Firefighter Layoffs Deemed Not Arbitrable

When the City of Reno, Nevada lost federal grant money in 2014, the City announced it was laying off 32 firefighters whose jobs were funded by the grants. Local 731 of the International Association of Fire Fighters, which represents the City’s rank-and-file firefighters, filed a grievance challenging the layoffs. The essence of Local 731’s grievance was that the City had sufficient discretionary funds to keep all firefighters employed.

Local 731, recognizing that the Arbitrator lacked the authority to issue an injunction to prevent the layoffs from occurring while the arbitration was pending, filed a lawsuit in Nevada state court seeking an injunction against the layoffs.

When the trial court granted the injunction, the City appealed to the Nevada Supreme Court. The Supreme Court agreed with the City and dissolved the injunction.

The Supreme Court pointed out that only those disputes that parties to a collective bargaining agreement agreed to submit to arbitration could be decided by an arbitrator. The City, in the Management’s Rights provision of the contract, specifically reserved the “right to reduce in force or lay off any employee because of lack of work or lack of funds.”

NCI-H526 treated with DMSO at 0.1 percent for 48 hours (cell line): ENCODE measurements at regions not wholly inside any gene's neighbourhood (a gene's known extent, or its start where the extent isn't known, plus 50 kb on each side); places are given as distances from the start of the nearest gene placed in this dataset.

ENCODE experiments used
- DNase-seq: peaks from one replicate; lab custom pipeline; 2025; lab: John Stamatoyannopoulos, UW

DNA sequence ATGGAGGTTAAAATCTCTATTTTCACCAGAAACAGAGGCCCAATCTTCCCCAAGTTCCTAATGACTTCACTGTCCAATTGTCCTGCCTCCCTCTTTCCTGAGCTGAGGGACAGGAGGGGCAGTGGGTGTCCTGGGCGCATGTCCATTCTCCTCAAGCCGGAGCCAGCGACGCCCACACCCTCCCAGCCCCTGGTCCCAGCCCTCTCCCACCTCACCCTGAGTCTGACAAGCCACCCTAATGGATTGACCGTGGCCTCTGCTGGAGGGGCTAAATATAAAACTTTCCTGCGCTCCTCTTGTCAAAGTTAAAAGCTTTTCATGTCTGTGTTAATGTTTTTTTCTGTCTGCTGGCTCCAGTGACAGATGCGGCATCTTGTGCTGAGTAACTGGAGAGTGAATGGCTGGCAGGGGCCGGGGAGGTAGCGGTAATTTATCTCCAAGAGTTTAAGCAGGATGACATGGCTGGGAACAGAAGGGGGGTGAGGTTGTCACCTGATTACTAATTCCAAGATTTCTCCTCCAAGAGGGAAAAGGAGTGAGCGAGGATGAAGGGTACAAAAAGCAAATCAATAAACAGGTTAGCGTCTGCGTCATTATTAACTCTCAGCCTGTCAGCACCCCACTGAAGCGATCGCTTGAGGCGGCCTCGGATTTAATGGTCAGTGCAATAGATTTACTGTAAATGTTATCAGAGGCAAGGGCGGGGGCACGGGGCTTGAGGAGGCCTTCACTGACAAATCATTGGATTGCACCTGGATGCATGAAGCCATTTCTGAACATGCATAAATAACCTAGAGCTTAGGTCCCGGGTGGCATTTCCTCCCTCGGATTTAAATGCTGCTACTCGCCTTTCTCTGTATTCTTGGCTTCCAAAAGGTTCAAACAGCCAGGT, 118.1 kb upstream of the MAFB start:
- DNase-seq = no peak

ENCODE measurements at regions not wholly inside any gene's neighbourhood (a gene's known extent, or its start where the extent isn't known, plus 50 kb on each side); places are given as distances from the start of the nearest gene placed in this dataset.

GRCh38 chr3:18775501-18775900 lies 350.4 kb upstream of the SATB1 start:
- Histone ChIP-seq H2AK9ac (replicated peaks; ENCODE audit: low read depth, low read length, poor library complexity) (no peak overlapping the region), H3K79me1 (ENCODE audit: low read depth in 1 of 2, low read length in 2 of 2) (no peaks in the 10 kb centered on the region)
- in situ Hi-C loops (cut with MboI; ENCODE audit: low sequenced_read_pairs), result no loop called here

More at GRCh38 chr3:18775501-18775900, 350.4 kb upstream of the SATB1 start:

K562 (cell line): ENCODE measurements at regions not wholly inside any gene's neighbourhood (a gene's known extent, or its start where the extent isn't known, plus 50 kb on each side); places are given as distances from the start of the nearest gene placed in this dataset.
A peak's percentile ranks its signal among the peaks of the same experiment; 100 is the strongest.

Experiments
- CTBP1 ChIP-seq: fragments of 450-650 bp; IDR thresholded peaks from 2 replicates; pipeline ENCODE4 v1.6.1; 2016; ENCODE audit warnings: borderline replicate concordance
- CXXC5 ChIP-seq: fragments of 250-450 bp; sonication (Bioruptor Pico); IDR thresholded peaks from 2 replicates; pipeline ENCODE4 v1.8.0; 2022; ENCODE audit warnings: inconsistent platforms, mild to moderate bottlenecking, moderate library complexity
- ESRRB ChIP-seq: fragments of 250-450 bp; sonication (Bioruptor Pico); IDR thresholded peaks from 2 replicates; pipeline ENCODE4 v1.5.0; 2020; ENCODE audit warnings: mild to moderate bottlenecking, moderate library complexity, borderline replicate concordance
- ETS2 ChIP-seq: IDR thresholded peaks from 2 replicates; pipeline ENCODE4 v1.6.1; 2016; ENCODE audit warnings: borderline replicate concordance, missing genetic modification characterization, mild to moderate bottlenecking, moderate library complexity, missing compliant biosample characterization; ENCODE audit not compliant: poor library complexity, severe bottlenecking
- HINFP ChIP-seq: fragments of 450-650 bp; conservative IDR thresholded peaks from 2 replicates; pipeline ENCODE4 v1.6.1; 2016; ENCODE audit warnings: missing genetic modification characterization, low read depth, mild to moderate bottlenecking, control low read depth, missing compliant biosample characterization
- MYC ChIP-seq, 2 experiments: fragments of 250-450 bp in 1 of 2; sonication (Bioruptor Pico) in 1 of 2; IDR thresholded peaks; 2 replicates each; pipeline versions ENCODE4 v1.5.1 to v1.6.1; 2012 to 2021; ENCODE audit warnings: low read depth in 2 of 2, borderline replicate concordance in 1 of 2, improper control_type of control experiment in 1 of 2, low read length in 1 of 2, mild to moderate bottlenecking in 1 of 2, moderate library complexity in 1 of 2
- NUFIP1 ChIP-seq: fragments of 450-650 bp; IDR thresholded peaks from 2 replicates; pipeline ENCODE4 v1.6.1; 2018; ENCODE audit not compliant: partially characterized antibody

In light of this provision, the Court ruled that “the fact that parties agreed to reserve that right to the City without negotiation is the most forceful evidence that the layoffs for lack of funds is not a decision subject to mandatory bargaining and therefore falls outside the scope of the contract. It would exceed the Arbitrator’s powers under the contract to assume arbitral jurisdiction of the IAFF’s grievance.”

The layoff provision of the contract was a recitation of a section of Nevada’s collective bargaining law, which was also referenced and incorporated into the contract. The section of the law specifically reserved to employers the non-negotiable right to lay off employees for lack of funds but made layoff procedures a mandatory subject of bargaining.

Although the contract did include a provision setting forth the procedure for layoffs, including such things as consideration for seniority and rehiring laid off employees before new employees could be hired, the Court pointed out that those provisions did not render the decision to lay off employees subject to negotiation, grievance, or arbitration.

The Court dissolved the injunction, clearing the way for the City to lay off the firefighters.

City of Reno v. International Association of Fire Fighters, Local 731, 2014 WL 744982 (Nev. 2014)